It's been a while since I've posted an excerpt from the first Stone Island Sea Story, Beyond the Ocean's Edge. Today I'm continuing with posting something from each chapter. This comes from Chapter 15. Pierce, the passengers and crew of Island Expedition have arrived at and begun settling in on the mysterious long lost island they've set out to find. Today, they have word of a strange craft approaching the island...
As eight bells sounded, Pierce again went aboard His Britannic Majesty’s Schooner. He exchanged formalities and a few pleasantries with Andrews, who now had the watch, and went below to his cabin. He fetched his best glass, returned to the deck, and immediately climbed the main shrouds.
He reached the main topmast crosstrees and made himself comfortable. He hadn’t been aloft in some time, but the instinct and habits learned in years at sea were not forgotten. Soon he felt he as if had been aloft daily for the past several months. What bothered him was pressure on parts of his body not used to such a perch. He trained his glass at the point where the strange craft should soon appear. Pierce did not have to wait long. He had lowered the glass momentarily to wipe away the tears caused by the cool stiff breeze. When he resumed scanning the headland, the canoe was visible.
As he watched, the canoe altered course gradually, and it now headed almost directly at him. It drew closer, and with his glass he was able to distinguish many details. It was a large craft, forty or so feet long, as estimated against the figures on board. Closer examination showed that the craft was not one canoe, but two. The two hulls, each carved from a single giant log, were connected by a sturdy platform that ran slightly above the gunnels for nearly the entire length. A single sail was set on a stay leading from the bows to a bipod mast that stepped well aft. It was in effect a single gigantic jib or staysail. To Pierce it may not have been the ideal rig, but it obviously aided the men along each side, who paddled strongly in unison.
Sore from his unaccustomed time aloft, Pierce returned to the deck. He came sedately down the shrouds rather than hand over hand down the backstays. He no longer trusted the strength and sureness of his grip to do as he had done when a midshipman.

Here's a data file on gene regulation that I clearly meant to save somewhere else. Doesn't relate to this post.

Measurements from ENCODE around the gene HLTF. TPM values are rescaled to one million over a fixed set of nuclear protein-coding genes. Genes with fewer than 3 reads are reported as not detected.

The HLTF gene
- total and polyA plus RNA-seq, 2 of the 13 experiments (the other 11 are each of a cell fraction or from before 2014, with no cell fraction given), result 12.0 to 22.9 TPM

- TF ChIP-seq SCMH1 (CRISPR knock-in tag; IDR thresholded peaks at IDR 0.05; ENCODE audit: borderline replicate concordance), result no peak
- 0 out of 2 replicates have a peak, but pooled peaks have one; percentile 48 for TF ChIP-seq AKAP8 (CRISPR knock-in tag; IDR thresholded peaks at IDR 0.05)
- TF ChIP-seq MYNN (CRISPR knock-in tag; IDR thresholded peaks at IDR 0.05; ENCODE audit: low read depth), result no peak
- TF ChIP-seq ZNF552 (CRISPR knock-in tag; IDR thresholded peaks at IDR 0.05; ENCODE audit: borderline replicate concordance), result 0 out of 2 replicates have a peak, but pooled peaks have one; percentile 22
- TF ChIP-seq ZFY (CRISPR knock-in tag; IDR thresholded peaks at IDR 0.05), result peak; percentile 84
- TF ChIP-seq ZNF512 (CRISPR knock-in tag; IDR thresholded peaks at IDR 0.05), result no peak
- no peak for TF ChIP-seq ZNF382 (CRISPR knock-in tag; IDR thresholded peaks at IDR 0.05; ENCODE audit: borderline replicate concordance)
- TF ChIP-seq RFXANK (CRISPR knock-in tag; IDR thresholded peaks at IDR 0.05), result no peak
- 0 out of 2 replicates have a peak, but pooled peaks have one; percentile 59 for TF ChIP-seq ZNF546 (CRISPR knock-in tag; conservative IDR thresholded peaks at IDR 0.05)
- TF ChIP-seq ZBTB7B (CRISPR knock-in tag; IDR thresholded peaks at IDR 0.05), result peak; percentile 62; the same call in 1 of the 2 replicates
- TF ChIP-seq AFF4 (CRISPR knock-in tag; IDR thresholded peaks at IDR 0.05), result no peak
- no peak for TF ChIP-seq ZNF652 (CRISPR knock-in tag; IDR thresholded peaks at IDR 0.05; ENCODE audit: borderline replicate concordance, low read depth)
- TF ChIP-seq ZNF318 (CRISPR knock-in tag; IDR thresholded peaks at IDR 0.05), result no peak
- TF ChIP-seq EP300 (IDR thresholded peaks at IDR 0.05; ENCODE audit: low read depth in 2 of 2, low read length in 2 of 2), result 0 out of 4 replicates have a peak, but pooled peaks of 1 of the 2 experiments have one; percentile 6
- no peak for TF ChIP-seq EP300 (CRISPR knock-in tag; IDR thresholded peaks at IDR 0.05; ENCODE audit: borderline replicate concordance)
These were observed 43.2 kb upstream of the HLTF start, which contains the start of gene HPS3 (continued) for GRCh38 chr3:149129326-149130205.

On deck he spoke with both Hotchkiss and Andrews. He cautioned them to ensure the hands acted properly, that they showed proper respect for the approaching visitors, and that they did not allow the strangers’ appearance or attire to affect their decorum. Then he went ashore and passed the same request to Mr. O’Brien for the watch below, busy within the colony.
Back on board he went forward and again trained his glass on the canoe. It was closer now and he could make out more detail. While it was hard to get an exact count, he estimated that eight or nine were along each side, digging their paddles forcefully into the water. Another dozen or so stood on deck between the hulls. At times he could see an individual seated upon an elaborate chair forward of the mast. Most were dressed in what looked like buckskin. The strangers resembled North American Indians as pictured in the book that Hotchkiss’ father had. The bows were carved into stylized representations of various animals and were painted in bright and nearly garish colors.
By four bells in the afternoon watch, the canoe was close enough that Pierce could hear the rhythmic chant as the paddlers drove it rapidly through the water. As the paddles lifted in unison, their wetness caught the sunlight and flashed brilliantly.
Off Island Expedition’s port bow, a word was shouted in an unknown language. The paddling stopped instantly. Swiftly the huge single sail was gotten in, the mast unstepped and stowed, and at another word, the paddles resumed their work. A drum set the tempo for the paddlers’ stroke. A new and different chant accompanied it.
The strange craft passed smartly along the schooner’s port side.
One of the hands detailed to grease the forward carronade’s elevating screw observed, “No doubt, Jack! Gotta be them noble savages we been hearin’ about.”
“Aye, Tom. But noble?” answered his mate.
As the comment was made, the individual on the chair turned slightly and looked directly at the schooner. His face remained blank and he resumed his forward gaze.
Pierce glared. “Belay that, I say! You will keep your opinions to yourselves. Report for duty with tomorrow’s watch on deck!”
“Aye aye, sir!” They were embarrassed at being overheard by their captain, and most assuredly dismayed that they would have another day’s duty before any liberty was granted.